HC Deb 08 May 1935 vol 301 cc949-50

asked the Secretary of State for Foreign Affairs in connection with the proposed establishment of a conciliation commission to deal with the dispute between Italy and Abyssinia, whether, in addition to two Italian and two Abyssinian members, it is intended to proceed with the appointment by common consent of a fifth arbitrator in order to ensure that a settlement shall be reached?


Under Article 5 of the Italo-Ethiopian Treaty of Friendship of 1928, as defined by a subsequent exchange of notes, any dispute which it has not proved possible to settle by diplomatic methods, is to be submitted to a conciliation commission of four persons, two being appointed by each party. If this commission should be unable, after examining the dispute, to reach agreement, the two parties agree upon the appointment of a fifth member. The commission of five then re-examine the dispute and decide it by a majority vote. The position at the present time is that discussions are taking place between the Italian and Ethiopian Governments with a view to the formation of the conciliation commission of four, and also with a view to deciding its terms of reference.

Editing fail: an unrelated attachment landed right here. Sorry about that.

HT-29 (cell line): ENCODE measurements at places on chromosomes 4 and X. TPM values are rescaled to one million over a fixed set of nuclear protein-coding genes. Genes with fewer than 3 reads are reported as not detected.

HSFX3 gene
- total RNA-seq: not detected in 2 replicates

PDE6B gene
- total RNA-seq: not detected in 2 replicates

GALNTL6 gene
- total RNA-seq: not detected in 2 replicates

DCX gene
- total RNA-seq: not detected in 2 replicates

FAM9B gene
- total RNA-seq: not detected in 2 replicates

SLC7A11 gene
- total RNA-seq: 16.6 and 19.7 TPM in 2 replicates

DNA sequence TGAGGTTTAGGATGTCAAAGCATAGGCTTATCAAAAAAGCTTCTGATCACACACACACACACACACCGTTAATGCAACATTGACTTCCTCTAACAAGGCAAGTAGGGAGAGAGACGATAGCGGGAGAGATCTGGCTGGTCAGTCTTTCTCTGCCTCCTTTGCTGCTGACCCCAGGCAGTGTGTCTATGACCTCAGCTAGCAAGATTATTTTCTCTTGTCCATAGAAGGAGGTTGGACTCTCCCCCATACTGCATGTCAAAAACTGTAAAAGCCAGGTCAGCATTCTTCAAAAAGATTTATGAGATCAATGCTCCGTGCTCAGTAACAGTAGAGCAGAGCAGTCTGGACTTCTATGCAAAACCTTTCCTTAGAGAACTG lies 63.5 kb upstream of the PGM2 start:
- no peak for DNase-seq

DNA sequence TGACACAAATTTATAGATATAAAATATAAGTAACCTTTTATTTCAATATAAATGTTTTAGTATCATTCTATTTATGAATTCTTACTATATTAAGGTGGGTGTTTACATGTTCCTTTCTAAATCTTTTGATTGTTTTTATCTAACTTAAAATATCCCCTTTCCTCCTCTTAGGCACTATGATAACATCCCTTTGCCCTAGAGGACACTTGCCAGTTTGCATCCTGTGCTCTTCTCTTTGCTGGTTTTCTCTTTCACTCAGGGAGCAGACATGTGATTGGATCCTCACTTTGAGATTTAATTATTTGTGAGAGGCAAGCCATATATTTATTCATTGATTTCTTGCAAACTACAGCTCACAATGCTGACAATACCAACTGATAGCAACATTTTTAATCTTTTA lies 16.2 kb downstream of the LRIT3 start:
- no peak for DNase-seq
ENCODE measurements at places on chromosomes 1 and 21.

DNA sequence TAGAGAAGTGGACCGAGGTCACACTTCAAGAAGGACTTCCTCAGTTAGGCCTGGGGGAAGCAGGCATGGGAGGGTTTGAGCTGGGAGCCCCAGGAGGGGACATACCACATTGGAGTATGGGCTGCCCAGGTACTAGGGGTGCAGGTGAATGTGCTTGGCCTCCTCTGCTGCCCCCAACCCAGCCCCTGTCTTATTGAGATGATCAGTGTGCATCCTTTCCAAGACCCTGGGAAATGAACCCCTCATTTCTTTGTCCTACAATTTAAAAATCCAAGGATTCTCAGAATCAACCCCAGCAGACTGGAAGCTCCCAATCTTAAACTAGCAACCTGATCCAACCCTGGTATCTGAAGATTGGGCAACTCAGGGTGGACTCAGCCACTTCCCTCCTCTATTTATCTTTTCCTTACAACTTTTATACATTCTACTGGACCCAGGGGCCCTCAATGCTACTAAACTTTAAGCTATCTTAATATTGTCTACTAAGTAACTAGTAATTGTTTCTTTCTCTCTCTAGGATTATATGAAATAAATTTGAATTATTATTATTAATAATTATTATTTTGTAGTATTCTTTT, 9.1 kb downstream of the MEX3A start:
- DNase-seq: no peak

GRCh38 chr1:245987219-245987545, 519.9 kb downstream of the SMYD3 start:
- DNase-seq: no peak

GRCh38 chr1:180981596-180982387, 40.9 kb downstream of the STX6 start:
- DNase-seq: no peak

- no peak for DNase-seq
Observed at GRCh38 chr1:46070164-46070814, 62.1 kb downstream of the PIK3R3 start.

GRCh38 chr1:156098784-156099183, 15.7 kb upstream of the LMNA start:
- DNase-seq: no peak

Unless a fifth member is appointed are not the negotiations likely to go on quite indefinitely? Is this matter likely to be brought before the next meeting of the Council of the League?


As regards the first supplementary question, it will follow from what I have said in my reply that the authority to appoint a fifth member arises if the commission of four do not agree. That point, I am told, has not yet been reached. As regards the second supplementary question, I believe it is the case that the Italian-Abyssinia question will come before the Council of the League.

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